The programme for the settlement of German reparations payments after World War I. The plan was embodied in the recommendations of a committee that met in Paris (February 1929) under the chairmanship of a US financier, Owen D. Young, to revise the Dawes Plan (1924). The total sum due from Germany was reduced by 75% to 121 billion Reichsmark, to be paid in 59 annual instalments. Foreign controls on Germany's economy were lifted. The first instalment was paid in 1930, but further payments lapsed until Hitler repudiated all reparations debts in 1933.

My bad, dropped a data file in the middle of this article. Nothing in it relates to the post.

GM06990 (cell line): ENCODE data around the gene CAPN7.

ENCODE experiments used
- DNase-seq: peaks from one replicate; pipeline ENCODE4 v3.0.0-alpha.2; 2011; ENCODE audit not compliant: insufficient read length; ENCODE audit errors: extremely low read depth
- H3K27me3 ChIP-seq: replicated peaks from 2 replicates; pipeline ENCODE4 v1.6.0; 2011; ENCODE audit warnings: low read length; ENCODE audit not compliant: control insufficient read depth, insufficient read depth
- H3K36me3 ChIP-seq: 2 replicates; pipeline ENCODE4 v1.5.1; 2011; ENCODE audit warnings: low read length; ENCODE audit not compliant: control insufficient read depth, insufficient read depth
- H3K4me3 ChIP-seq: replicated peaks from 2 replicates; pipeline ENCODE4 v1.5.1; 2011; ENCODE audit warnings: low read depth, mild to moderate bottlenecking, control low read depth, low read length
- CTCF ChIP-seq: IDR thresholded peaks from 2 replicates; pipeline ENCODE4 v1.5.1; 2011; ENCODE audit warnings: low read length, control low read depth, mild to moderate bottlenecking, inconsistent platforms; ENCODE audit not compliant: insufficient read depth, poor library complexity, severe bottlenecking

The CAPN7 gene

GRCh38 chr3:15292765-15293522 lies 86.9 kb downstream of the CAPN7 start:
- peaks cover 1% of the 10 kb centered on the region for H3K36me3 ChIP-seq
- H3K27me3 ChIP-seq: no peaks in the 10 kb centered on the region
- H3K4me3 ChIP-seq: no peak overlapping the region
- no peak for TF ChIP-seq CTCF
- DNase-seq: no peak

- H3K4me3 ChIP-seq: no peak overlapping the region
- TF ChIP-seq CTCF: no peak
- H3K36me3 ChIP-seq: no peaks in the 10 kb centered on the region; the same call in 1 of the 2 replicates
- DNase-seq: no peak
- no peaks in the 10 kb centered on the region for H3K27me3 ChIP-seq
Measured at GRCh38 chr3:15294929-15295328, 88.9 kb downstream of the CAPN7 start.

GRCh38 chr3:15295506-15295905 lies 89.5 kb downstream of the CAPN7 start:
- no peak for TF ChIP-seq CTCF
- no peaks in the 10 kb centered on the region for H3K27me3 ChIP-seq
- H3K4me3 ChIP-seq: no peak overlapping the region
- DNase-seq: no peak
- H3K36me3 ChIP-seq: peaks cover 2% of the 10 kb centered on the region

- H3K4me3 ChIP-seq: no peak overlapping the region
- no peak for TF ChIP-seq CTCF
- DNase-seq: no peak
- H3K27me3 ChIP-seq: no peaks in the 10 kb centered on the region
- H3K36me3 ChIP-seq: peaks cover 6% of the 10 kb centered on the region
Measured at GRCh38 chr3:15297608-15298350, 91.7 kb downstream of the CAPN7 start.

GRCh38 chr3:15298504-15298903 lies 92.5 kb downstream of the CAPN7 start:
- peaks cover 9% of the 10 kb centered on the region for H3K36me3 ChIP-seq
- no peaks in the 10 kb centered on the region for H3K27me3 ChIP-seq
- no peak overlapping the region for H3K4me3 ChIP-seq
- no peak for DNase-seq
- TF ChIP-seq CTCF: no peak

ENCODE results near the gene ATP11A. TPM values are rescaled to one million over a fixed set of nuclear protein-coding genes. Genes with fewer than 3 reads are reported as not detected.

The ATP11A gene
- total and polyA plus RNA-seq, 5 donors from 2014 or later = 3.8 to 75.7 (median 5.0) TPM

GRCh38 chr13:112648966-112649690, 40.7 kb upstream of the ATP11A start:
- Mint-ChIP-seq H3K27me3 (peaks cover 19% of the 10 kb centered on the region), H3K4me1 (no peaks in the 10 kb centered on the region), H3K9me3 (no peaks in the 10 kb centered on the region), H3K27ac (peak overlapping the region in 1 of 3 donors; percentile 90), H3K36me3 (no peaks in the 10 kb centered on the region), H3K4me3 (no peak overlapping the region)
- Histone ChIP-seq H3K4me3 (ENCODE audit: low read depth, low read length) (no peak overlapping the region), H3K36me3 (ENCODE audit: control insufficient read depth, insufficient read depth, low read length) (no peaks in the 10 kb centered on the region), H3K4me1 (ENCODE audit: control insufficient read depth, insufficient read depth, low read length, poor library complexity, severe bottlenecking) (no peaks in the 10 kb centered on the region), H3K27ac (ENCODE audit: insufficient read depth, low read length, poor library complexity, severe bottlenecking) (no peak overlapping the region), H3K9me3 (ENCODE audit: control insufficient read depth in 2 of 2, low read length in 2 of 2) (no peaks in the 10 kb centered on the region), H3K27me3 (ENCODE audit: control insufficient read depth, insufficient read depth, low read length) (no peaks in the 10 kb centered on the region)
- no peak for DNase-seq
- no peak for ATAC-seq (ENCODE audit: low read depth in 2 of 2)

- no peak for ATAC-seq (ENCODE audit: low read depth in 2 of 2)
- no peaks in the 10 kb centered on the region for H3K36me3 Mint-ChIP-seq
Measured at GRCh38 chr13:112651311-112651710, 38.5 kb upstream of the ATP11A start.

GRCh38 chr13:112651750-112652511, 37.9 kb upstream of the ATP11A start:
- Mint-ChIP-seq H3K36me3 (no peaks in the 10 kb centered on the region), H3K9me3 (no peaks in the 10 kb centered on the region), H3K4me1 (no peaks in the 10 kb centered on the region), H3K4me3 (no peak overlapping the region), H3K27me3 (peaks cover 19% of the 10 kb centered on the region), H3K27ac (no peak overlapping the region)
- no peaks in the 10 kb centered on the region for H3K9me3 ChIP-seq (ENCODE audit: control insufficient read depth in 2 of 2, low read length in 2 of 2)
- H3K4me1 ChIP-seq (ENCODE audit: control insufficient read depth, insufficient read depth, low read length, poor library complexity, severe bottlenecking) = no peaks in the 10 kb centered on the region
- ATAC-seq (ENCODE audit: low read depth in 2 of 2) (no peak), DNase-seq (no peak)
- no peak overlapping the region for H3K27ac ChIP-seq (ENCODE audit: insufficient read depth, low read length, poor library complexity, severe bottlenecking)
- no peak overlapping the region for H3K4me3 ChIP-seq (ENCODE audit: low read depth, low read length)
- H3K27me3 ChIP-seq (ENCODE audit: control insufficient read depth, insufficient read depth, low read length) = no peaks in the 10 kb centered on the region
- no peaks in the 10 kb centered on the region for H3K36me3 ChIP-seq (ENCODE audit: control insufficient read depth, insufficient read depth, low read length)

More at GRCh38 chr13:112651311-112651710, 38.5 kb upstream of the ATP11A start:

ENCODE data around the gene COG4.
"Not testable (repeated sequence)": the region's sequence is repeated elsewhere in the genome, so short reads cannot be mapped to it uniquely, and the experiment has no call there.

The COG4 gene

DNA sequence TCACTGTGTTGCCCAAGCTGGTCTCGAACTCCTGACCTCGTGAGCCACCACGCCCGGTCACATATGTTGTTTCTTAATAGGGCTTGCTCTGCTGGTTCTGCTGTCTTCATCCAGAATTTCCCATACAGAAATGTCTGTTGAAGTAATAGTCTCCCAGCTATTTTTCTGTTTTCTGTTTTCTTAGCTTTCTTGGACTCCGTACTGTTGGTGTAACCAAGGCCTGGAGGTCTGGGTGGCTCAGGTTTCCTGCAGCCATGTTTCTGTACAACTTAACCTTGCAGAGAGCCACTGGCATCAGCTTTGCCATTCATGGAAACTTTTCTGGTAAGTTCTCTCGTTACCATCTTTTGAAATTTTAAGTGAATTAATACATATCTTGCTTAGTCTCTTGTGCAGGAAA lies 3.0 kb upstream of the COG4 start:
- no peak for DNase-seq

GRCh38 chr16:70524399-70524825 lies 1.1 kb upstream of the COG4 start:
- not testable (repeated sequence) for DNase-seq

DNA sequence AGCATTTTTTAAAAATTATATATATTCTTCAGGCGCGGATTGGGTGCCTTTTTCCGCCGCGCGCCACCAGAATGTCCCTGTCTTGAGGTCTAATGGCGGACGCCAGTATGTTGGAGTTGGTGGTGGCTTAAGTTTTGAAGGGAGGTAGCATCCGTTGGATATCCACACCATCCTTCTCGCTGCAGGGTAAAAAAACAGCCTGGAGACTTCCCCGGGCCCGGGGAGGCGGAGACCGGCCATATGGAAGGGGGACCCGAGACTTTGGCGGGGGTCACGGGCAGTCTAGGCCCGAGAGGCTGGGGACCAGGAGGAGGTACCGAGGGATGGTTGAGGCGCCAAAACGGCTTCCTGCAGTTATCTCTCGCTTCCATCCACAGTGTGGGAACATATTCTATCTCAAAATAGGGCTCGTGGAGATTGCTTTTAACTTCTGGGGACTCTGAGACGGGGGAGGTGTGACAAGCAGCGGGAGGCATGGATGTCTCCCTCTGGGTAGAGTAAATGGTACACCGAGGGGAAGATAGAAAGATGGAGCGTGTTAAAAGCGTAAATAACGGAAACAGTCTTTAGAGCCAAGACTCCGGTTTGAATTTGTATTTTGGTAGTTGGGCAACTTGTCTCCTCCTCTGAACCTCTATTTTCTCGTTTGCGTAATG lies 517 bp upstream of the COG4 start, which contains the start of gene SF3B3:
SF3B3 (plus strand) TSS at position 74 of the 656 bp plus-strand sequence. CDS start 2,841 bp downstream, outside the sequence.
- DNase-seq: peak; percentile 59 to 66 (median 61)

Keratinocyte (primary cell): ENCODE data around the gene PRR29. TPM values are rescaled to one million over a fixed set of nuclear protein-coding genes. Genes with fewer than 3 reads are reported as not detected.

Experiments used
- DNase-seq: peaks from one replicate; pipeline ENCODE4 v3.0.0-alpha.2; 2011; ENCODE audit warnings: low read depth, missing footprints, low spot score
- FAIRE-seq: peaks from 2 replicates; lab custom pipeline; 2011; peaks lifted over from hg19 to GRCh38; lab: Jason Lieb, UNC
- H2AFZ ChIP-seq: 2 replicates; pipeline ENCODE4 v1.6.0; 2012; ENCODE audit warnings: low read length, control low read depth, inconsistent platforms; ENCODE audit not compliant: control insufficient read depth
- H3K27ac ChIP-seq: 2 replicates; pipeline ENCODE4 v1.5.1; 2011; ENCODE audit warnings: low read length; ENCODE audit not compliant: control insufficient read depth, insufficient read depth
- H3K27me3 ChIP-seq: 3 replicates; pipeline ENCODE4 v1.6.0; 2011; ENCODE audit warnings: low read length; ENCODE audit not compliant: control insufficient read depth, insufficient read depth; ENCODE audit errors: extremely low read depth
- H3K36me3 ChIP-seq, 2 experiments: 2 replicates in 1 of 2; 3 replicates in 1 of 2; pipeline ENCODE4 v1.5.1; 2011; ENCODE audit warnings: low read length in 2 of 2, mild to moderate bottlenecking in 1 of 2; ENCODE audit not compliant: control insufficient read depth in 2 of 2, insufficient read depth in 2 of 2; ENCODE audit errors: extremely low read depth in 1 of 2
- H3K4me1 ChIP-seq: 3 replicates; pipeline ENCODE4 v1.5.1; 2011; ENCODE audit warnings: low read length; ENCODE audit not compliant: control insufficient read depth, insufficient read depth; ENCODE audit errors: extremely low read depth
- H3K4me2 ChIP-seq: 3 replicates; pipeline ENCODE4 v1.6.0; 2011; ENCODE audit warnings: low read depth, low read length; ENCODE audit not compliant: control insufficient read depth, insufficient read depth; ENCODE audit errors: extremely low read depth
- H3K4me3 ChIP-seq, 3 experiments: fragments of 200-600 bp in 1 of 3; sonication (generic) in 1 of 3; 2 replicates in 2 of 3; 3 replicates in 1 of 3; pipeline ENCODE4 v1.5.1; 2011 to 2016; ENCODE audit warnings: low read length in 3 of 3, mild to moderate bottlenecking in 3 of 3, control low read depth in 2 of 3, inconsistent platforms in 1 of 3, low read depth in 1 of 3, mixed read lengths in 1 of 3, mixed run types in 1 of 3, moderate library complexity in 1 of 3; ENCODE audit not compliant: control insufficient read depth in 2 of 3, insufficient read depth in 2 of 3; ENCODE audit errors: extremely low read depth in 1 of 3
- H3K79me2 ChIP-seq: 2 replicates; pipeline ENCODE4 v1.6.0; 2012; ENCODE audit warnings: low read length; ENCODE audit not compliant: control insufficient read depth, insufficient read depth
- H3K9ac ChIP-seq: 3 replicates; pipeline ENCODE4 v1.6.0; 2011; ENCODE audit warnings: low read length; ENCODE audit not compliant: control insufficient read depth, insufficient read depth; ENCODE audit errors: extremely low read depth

Subjects: World History.